Tuesday, April 11, 2023


It's been a rough winter for me, as I have mentioned, but spring is back, the azaleas are starting to bloom and I hope to get a start in my tiny garden as I see what's coming up. I will also plan another trip that will take me to places I can't really research any other way. There will be several of those. 

This is a collection of photographs from 1860 to 1880 taking me back where I think I belong, as I start a new book, with new themes and even a nearly-new character. 

This is a very difficult time in the writing process, because I don't know what I am doing, or why, or how. Not yet. It's not a about conscious discernment. Rather, I wander around a forest of ideas, darting here and there, seeking an attractive trail to follow. Mostly, they dead end or lead somewhere unexpected. Sometimes that is good.

My brain must cram itself full of information even as I fill notebooks with scrawls and a computer file full of links. I am entering a period of "don't bother me; I'm thinking." Not constantly, but a lot of the time, as I have to keep track of this deluge of data and let it organically sort itself out. 

I can't rush it; I can't hurry it. I can't even tell it to only do its magic Monday through Friday, nine to five. While some people have problems making it start, I have problems making it stop and get very grumpy when anybody or anything tries to interfere. This cannot be forced, not if you want a product of quality.

One of the hardest things about being a professional writer is learning to let the process happen, to isolate and trek the backroads of academia and the corners of my mind, to simply let it happen until there comes a point when I can cocoon with my computer and let the results emerge onto the screen, until there is the draft of a book. I hope this will happen during Steam Bath Summer. But maybe not, and maybe not even this year, for I am doing something very different this time.

Of course, it doesn't stop there. There are rewrites and editors and proofreaders and then the process of actual publication, of trying to get elusive reviews, and all the sorts of things I must do in the modern world, when I'd rather be seeing events unfold in the Meiji Era. This is now going on with The Reluctant Dragon, which will come out formally in June and informally before that, as I seek ARC reviews. If you want an ARC, just let me know.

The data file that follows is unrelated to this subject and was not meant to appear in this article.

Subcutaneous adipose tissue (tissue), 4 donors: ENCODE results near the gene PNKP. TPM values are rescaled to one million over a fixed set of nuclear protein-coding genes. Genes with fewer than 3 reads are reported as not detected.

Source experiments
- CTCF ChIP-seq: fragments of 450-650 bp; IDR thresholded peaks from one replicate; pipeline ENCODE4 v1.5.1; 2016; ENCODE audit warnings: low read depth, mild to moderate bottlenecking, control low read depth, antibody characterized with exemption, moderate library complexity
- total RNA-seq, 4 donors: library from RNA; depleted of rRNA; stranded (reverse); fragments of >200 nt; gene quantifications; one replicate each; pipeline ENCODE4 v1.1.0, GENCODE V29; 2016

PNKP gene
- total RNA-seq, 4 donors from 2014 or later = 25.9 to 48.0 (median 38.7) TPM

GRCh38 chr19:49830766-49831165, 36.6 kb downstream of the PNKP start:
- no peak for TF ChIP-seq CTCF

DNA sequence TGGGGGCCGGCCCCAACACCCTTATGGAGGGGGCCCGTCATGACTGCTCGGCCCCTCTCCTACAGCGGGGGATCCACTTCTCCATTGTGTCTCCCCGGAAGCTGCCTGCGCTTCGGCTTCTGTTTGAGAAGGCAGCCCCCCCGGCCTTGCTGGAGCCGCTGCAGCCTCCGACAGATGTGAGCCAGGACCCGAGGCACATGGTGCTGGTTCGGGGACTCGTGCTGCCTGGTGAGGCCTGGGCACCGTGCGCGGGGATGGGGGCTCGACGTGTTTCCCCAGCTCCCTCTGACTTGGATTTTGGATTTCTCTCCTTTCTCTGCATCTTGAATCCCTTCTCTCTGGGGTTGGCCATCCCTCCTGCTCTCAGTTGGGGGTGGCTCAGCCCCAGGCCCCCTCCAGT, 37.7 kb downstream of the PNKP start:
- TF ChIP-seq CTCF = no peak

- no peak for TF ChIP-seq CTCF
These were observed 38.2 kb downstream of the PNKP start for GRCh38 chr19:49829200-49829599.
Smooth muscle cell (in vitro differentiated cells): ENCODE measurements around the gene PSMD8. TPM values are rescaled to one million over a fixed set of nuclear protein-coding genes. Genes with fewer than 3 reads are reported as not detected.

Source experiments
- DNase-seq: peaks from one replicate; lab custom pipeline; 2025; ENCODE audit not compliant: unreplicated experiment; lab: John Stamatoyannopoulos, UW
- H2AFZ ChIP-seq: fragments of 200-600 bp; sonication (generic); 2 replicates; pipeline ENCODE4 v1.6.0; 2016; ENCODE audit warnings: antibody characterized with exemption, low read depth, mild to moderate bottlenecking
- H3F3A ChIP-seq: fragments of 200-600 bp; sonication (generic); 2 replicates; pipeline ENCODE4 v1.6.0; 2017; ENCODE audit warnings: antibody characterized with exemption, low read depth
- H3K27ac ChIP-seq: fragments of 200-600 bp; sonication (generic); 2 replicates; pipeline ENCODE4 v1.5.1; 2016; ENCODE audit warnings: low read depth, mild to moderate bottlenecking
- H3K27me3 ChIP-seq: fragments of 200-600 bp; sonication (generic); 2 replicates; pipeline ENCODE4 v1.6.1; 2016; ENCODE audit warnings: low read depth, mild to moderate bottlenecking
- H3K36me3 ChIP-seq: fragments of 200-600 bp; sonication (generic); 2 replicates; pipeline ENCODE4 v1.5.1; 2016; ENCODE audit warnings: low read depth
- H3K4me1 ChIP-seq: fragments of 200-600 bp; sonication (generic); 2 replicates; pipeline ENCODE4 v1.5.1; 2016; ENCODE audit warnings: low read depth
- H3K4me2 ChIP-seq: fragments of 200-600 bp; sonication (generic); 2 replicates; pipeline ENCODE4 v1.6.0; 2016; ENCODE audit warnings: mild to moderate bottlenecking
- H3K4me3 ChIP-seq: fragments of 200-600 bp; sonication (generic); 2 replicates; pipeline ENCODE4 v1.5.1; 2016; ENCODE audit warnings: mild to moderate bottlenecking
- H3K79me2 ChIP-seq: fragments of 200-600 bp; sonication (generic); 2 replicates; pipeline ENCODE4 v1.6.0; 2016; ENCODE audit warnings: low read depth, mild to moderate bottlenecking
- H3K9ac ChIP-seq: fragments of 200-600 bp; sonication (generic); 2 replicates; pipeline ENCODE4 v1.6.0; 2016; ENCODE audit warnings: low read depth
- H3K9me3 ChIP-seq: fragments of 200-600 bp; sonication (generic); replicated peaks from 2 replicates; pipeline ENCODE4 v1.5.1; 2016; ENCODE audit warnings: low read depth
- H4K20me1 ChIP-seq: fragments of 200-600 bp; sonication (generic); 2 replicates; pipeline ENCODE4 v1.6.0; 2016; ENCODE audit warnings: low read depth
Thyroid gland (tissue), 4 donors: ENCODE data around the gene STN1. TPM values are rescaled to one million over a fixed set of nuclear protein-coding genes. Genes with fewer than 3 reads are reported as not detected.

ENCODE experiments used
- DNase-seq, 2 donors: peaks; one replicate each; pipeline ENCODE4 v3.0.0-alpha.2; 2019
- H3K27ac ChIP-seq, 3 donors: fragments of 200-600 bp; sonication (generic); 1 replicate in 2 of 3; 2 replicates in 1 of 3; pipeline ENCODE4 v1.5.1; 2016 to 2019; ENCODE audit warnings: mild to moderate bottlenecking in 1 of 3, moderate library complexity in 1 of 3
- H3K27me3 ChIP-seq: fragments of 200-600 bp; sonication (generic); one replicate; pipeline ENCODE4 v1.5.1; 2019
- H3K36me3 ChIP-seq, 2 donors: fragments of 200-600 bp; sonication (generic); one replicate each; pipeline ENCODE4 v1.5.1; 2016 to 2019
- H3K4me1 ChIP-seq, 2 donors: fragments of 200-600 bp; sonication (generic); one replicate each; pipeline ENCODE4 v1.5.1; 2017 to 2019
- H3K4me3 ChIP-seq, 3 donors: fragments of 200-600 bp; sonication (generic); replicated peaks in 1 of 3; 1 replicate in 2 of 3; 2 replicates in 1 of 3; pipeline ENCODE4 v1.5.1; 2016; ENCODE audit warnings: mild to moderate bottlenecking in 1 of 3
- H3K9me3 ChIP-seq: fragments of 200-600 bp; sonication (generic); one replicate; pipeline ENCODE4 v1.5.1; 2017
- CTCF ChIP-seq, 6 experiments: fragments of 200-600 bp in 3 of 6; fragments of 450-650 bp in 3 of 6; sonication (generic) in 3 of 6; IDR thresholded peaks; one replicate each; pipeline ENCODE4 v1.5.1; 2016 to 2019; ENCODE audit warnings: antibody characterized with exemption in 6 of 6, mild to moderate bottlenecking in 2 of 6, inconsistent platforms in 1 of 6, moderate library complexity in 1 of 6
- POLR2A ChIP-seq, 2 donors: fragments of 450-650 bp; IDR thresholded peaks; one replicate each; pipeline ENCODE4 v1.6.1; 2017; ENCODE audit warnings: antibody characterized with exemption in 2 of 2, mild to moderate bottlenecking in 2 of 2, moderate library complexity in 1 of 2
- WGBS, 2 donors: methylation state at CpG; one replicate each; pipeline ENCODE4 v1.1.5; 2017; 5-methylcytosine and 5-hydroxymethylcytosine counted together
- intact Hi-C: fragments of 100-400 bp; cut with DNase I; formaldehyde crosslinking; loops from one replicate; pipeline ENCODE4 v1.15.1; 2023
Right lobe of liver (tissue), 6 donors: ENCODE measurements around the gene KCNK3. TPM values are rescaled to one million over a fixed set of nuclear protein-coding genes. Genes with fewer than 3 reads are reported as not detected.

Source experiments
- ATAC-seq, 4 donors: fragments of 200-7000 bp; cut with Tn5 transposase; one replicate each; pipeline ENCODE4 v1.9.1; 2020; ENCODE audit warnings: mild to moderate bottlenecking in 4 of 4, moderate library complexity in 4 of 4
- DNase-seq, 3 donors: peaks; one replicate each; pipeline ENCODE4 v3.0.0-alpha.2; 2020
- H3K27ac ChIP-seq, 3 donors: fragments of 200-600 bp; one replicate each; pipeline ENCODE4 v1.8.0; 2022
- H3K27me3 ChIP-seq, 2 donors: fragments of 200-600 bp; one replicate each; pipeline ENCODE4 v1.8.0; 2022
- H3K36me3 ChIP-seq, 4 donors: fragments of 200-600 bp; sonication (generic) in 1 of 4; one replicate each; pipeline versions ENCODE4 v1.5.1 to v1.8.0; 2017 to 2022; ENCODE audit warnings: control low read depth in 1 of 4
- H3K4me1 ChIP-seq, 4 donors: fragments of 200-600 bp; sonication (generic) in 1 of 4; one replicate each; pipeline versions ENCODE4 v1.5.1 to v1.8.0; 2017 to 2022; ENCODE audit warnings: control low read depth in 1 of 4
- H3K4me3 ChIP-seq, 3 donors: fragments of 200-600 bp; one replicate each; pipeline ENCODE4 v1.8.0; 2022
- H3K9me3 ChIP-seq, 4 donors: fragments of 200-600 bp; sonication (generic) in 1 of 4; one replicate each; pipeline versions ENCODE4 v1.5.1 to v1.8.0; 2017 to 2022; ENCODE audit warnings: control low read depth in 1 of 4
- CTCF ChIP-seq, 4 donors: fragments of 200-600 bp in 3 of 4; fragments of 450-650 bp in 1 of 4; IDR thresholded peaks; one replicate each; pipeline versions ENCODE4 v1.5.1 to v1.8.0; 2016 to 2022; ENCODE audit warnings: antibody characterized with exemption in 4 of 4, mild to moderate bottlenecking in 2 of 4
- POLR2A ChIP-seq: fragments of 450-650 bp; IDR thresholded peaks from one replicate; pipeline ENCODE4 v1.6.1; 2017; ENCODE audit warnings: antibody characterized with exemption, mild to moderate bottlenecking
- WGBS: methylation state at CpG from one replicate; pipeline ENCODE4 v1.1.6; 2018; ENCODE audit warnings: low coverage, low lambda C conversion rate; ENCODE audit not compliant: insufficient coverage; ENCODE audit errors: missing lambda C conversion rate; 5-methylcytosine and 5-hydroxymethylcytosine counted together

The purpose of Advance Review Copies is to seek the minimum number of normal people reviews on the Zon, which opens up all kinds of doors. Such reviews are amazingly hard to get. Editorial reviews are much easier. It's their job, as reviewers, and they know how important it is, so they do it. Fairly promptly. Normal people not so much. They read books, they like books, but they have a hard time clicking a link and posting the very short reviews that will help the book make the quota. I just posted two today, myself. If I get a review copy, especially if it's from somebody I know, I will read it and I will review it.  Karma. I still have four books in my To Be Read stash, and I am starting a new one today. 

I found this collection of photographs of Tokyo from 1860 to 1880 while I was looking for information on the Criminal Justice system in this period. If that doesn't show how this process actually works, I don't know what does.  Enjoy them.  


Click to get the link. There's music, too.

This one is just pretty!

Tuesday, March 7, 2023

Meet Uncle Yuta: Why the Jō (Japanese Staff) is So Strong

A major character is The Toki-Girl and the Sparrow-Boy books is Uncle Yuta — Maeda Yuta Sensei. He is  a former sohei who left religious life to become guardian for his orphaned neice and nephew.

After, and with, his basic monastic training, which he started at age 12, Yuta trained as a sohei, a warrior monk. One of the major weapons a sohei would use would be a Jo staff. After all, any monk might carry a walking staff. Who's to know he knows how to use it like this — until he does?

This is the first film I've seen about using a Jo staff as a weapon that shows a real expert at work. 

Sunday, February 12, 2023

The Gods...didn't like me!

Izumo Taisha is the oldest shrine in Japan, claiming to predate even the Ise Grand Shrine.  From a map I saw, but could not read in detail--I promise I will keep studying--it seems to line up with Ise in the path of the sun, on the opposite side of the country. 

Here is the deepest source and preservation of the history of Japan and its basis in Shinto, the way of the kami. The very ground is steeped in ancient spirituality. Gagaku music, the sacred music of the shines and the court, plays everywhere. 

It's definitely not Buddhist. This is true even though a miko born in 1572 called Izumo no Okuni left the shrine and performed dance and music from the sacred heritage to raise money for one of the periodic reconstructions, known as sengu. Since this was very unusual, she was called kabukimono, or one acting against social norms.